Central authority should be set up to manage waterfront, says panel
A central authority incorporating the relevant government departments should be set up to manage the city's waterfront better, the harbour watchdog said, citing the experiences of London and Liverpool.
The Harbourfront Enhancement Committee said its views evolved after a group of members made a study trip to Britain, the first of four overseas areas it plans to evaluate.
'Setting up a harbour authority is a politically difficult task,' said Carlos Lo Wing-hung, a member of the group that visited Britain. 'But setting up a committee formed by heads of relevant departments should be explored.'
A taskforce was set up this year under the Development Bureau to conduct medium- and long-term harbour planning after the chief executive pledged in his policy address to beautify waterfront areas.
But Professor Lo said the city needed a more integrated structure.
He said a new harbourfront authority should not be formed under a bureau. It should comprise directors of departments involved in waterfront management, and be chaired by a high-ranking official.
'It should not be an advisory committee but a committee with policymaking powers,' he said.
Waterfront areas on Victoria Harbour are managed by different government departments and private developers, depending on ownership. The diverse ownership and lack of clear direction have often resulted in poor design of structures, and waterfront areas becoming inaccessible, prompting calls for the establishment of a harbour authority to centralise waterfront management.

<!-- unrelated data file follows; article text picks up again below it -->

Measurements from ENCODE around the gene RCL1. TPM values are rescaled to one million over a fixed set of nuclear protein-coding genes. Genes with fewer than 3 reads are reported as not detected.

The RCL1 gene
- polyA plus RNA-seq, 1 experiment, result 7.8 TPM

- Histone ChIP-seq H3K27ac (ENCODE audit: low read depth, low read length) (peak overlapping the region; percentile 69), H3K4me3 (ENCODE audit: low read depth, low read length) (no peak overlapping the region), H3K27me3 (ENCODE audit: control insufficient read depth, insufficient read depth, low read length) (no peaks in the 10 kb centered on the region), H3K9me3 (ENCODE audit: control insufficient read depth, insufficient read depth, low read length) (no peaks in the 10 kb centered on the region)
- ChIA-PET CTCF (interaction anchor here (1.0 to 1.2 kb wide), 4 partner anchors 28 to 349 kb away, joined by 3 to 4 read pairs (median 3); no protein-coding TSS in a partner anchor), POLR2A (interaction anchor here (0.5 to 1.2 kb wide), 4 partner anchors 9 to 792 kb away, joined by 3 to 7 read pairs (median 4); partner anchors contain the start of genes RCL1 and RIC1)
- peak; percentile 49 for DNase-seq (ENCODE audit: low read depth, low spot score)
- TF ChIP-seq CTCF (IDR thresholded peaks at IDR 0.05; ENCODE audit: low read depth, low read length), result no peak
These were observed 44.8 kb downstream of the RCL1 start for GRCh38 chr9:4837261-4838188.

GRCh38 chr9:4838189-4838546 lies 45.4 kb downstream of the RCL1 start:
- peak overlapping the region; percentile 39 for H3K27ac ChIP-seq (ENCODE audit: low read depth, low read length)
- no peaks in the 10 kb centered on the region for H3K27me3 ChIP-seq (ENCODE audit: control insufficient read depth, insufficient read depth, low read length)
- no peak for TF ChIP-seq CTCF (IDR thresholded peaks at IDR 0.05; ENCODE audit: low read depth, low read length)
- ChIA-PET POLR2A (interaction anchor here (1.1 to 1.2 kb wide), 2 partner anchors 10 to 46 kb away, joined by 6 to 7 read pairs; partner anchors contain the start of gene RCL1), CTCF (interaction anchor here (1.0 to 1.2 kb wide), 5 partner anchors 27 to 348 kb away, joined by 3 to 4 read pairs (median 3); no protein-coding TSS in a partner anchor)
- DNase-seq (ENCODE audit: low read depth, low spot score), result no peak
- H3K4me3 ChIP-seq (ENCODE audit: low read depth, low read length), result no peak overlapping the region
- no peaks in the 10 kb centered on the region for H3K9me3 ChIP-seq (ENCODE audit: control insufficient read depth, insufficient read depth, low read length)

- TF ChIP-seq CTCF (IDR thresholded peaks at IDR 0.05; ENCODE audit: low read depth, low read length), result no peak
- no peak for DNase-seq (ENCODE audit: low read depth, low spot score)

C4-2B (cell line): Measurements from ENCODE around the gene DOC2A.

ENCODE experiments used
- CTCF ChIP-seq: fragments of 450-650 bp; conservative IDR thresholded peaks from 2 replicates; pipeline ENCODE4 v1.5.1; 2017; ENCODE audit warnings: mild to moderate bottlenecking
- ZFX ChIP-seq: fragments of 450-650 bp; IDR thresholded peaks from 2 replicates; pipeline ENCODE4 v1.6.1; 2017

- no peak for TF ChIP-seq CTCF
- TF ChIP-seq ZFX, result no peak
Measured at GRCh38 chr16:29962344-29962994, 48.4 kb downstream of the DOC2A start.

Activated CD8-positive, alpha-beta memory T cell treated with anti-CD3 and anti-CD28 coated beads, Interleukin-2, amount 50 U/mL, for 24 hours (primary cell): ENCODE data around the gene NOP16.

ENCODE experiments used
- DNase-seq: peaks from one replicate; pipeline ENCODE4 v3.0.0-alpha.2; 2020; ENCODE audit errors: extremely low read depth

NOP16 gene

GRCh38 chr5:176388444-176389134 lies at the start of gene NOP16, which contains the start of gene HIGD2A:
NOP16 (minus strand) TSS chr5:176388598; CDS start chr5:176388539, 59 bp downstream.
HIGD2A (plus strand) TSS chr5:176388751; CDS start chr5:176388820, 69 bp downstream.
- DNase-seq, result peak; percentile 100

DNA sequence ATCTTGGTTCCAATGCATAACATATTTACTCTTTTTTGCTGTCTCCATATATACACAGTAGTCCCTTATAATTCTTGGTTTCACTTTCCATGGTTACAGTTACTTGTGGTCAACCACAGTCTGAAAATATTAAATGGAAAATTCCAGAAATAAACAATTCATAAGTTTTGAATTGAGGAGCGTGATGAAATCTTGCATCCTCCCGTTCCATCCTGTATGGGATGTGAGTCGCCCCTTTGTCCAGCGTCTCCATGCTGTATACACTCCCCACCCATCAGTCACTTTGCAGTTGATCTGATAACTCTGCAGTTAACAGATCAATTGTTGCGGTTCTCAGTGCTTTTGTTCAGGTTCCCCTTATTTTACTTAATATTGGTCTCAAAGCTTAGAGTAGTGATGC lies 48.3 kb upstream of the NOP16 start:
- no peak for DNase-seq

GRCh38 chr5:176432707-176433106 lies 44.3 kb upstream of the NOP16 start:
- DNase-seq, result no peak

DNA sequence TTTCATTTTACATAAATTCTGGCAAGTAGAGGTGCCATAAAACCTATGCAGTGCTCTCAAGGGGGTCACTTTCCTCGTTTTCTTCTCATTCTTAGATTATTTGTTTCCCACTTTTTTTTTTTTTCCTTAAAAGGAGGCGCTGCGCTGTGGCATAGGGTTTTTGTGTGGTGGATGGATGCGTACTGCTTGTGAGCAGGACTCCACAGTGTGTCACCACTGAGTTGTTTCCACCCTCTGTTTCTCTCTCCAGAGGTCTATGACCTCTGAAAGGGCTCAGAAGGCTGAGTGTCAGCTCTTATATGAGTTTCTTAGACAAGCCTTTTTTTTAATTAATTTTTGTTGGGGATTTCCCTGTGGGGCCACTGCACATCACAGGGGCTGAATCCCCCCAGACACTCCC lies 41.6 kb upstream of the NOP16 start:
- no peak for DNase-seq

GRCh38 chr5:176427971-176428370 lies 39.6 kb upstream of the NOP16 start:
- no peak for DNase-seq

Professor Lo said a mix of management models was found in London but all operated under a clear government vision - to develop a connective and historic harbour with mixed uses. One model saw Docklands transformed into vibrant Canary Wharf by the London Docklands Development Corporation over a 25-year period. The corporation was said to have extensive powers to plan in an integrated way, own land and manage its business.
'We need a more centralised body which encourages local characters to plan the harbourfront,' Professor Lo said.
Hong Kong could also consider management of waterfront areas by non-profit organisations, he said.
A source in the Development Bureau said an NGO could be a third party in managing the new Central waterfront, with the government and private developers.
Harbourfront Enhancement Committee chairman Lee Chack-fan said setting up a cross-departmental committee was a more practical option because establishing a harbour authority with planning power and land ownership required law amendments, which would be politically and legally challenging. The committee would study that option early next year after trips to Sydney, Singapore and Vancouver waterfronts.
A Development Bureau spokeswoman said the government would consider the ideas after they were endorsed by the Harbourfront Enhancement Committee.
Waterfront areas are managed by different government departments or private developers, depending on ownership
As of 2004, the area of Victoria Harbour, in square kilometres, was: 41.9